How to deal with a provocative ex-spouse
I must admit there were times when, quite frankly I could have throttled my ex-wife. I’m sure, to be fair, she could say the same about me.
From my point of view, it seemed that overnight, the person I’d known and had two children with had been abducted by aliens and replaced by someone else.
Sure, she looked the same, but her attitudes, behaviour and values were not those I recognised. This brought us into conflict around the usual things: finances, access to the children and division of assets.
At first I admit I found myself struggling to my emotions around what I saw as her unreasonable attitudes and behaviour. I found myself getting worked up and stressed. On top of everything else and trying to perform in a very busy job with its own uncertainties I was slowly sinking.
And then, I came across a tool that changed all of that for me almost instantly. It’s called the Choice Map by Marilee Adams and is from her book Change your questions, change your life.
I realised I had a choice. I realised that I had a choice, moment by moment, on everything that impacts on me: circumstances, emotions, thoughts and thus my reactions to other people’s behaviour.
I was allowing myself to adopt a judging mindset. One that looks for blame in myself and others. “What’s wrong with her?” “What’s wrong with me?” “Why is this happening? Why, why, why, why?”
The result was my perpetual mood of doom and gloom. Of annoyance with her and most everyone else. I realised my normal optimistic, can-do, sunny and positive temperament was being replaced by a judgmental, reactive, critical and inflexible one.
I was short with everyone, snappy with the kids and quite frankly not much fun to be around. I was adopting defensive and therefore often counter-productive, thinking and behaviours.
Once I realised this I it dawned on me that I could adopt a more open, less judgemental mindset. A mindset more open to learning. So I started to ask a different set of questions.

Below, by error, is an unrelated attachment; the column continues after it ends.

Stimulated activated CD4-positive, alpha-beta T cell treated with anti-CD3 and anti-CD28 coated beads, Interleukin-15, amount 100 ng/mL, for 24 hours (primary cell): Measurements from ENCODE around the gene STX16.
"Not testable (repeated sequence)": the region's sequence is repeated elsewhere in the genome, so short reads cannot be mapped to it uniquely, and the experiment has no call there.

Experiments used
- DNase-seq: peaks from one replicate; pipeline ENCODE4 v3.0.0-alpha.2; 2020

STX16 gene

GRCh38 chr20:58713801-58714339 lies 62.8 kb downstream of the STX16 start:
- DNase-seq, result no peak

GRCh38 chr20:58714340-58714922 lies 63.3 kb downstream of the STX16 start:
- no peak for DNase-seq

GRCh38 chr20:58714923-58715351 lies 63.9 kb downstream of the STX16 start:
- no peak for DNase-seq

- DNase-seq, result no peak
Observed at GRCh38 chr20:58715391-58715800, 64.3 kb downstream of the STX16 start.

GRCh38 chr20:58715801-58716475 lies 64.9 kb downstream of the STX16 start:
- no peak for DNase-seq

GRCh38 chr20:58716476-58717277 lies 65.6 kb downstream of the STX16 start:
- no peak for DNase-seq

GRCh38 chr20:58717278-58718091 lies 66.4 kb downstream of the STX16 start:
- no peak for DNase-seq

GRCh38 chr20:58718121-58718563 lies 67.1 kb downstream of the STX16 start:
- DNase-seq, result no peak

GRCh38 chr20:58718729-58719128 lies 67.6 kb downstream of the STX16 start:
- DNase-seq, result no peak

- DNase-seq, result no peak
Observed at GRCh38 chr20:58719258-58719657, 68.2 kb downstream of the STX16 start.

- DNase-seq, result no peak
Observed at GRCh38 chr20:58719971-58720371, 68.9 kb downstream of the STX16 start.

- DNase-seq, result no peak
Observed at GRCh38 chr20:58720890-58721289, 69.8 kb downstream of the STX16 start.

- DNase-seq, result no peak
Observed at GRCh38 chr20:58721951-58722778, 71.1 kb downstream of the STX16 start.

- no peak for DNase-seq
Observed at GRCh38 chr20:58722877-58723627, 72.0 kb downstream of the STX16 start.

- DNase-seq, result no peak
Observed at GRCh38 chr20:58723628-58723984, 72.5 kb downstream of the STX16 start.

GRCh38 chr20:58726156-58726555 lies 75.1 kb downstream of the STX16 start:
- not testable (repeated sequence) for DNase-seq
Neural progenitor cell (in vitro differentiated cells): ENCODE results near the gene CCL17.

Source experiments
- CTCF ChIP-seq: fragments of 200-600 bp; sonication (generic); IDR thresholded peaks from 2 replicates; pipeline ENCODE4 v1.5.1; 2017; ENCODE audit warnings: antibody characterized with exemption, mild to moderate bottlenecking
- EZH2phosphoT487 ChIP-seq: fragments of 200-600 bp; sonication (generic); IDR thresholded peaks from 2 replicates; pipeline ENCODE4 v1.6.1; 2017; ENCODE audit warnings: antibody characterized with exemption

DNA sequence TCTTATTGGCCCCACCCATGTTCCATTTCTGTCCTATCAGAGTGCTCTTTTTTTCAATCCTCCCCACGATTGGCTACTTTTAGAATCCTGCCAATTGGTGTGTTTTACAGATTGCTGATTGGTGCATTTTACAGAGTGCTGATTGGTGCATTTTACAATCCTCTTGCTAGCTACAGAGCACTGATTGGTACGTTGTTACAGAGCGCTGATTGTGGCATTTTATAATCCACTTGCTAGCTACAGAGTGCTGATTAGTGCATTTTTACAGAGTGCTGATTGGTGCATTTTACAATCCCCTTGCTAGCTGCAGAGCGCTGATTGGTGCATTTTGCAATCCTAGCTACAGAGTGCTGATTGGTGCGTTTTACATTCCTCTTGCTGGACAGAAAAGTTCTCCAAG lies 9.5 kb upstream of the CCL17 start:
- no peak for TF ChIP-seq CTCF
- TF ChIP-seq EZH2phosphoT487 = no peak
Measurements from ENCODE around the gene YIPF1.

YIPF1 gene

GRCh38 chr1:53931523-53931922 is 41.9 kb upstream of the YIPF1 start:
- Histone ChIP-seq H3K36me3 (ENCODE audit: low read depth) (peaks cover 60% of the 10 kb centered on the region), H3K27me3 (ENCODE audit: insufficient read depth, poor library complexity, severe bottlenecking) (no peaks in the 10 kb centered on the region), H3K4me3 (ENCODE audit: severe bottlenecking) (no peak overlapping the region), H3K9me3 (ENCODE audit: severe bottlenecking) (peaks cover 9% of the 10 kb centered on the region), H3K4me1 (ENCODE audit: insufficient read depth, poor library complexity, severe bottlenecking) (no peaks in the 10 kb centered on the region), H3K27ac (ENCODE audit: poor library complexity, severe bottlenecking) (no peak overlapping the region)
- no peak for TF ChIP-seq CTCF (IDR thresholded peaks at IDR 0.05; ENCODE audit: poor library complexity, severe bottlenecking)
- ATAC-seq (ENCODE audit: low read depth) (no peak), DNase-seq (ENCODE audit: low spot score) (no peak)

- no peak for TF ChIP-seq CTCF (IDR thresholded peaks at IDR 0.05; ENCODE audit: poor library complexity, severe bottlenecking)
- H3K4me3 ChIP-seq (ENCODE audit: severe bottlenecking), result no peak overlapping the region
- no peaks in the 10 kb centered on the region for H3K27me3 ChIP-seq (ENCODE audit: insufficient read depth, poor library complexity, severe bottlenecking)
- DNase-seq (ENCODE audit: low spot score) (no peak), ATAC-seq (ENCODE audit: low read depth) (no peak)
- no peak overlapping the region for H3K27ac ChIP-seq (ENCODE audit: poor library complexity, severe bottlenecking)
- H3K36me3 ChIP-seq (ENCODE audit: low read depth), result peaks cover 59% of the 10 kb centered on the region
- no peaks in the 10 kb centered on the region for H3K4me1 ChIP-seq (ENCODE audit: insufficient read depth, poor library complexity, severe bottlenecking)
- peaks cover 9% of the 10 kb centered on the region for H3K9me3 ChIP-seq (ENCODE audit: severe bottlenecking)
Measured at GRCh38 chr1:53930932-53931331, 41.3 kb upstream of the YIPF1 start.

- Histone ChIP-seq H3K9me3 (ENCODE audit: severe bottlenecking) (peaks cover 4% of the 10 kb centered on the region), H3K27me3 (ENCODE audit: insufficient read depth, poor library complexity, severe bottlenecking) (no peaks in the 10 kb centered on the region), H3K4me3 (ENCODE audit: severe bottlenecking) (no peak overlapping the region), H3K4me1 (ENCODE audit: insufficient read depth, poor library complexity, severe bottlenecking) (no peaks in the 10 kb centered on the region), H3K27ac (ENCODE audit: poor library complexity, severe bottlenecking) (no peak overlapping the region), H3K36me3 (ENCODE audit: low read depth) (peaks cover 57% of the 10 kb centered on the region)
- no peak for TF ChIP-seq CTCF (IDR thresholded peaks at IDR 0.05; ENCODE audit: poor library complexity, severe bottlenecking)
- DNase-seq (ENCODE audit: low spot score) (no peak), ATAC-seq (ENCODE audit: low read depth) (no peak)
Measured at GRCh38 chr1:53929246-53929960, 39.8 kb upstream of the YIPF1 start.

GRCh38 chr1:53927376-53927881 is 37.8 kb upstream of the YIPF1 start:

What mindset am I in – judger or learner?
Is this how I really want to be thinking or feeling?
What would be a positive way of thinking and feeling?
What happens if I don’t change my current thinking?
What might happen if I do change my current thinking?
What’s better for me and what do I want?
Once I’d decided to make that mental switch a whole bunch of other questions help me get to a much better place not only mentally but often factually too.
What’s actually happening here?
What do I want both for myself and others?
What can I learn or take from this?
What assumptions am I making here?
What are the actual facts as opposed to the possible-facts?
What does the other person want?
What might they be thinking and feeling?
What am I responsible for here?
What might be possible and what are my choices?
These types of questions lead to a more thoughtful and solutions-focused mindset. They helped me reduce my angst and stress levels, made me nicer to be around and led to much more progress with my ex-wife over the future arrangements.
By changing myself first, I was perversely more likely to change her attitudes and
It’s like Gandhi said: “Be the change you want to see in the world.”
When working with clients we often explore this Choice map model and use the following acronym, ABCD, to remember it.
Aware – am I in judger? Is this working for me?
Breathe – how can I step back and get some perspective?
Curious – what’s really going on with me and others?
Decide – what my decision? What choices can I make?
I hope this helps you.
Anthony Taylor is a mental skills and communication expert and divorce coach. He works with people to emerge stronger, more resilient and with a brighter future. He is passionate about limiting the negative affect divorce can have on children, by supporting the adults. He writes regularly on this topic and more. You can follow him on Facebook, twitter @AntTaylor72 or at his website http://www.anthonytaylorltd.com/
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